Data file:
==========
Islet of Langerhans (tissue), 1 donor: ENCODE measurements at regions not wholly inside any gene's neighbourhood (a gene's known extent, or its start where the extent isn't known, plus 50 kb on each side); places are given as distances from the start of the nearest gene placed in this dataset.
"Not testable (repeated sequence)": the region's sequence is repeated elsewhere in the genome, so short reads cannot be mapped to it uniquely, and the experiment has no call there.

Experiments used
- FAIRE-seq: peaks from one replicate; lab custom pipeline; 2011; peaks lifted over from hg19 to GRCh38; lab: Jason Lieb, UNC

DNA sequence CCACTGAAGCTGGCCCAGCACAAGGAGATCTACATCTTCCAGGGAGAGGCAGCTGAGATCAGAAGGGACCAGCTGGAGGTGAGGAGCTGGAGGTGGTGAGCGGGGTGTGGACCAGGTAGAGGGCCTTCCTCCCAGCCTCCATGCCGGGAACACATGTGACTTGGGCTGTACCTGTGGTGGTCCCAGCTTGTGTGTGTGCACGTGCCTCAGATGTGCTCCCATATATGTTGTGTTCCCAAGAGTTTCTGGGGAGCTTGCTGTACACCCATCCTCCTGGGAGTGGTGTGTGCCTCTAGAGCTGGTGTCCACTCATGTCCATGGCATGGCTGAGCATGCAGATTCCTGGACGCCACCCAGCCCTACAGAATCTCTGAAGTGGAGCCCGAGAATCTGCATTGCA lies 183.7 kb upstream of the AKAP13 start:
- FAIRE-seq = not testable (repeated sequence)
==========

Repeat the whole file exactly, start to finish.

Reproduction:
Islet of Langerhans (tissue), 1 donor: ENCODE measurements at regions not wholly inside any gene's neighbourhood (a gene's known extent, or its start where the extent isn't known, plus 50 kb on each side); places are given as distances from the start of the nearest gene placed in this dataset.
"Not testable (repeated sequence)": the region's sequence is repeated elsewhere in the genome, so short reads cannot be mapped to it uniquely, and the experiment has no call there.

Experiments used
- FAIRE-seq: peaks from one replicate; lab custom pipeline; 2011; peaks lifted over from hg19 to GRCh38; lab: Jason Lieb, UNC

DNA sequence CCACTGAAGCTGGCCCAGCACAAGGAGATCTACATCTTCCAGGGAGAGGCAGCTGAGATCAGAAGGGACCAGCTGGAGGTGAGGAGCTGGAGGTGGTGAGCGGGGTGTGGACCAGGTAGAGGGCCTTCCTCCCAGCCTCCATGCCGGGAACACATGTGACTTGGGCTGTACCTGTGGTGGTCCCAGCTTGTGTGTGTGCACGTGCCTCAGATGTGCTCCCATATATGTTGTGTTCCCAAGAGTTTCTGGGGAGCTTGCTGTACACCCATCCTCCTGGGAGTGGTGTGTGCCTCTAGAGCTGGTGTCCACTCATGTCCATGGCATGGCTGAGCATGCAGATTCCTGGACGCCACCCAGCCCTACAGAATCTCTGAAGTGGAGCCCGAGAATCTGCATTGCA lies 183.7 kb upstream of the AKAP13 start:
- FAIRE-seq = not testable (repeated sequence)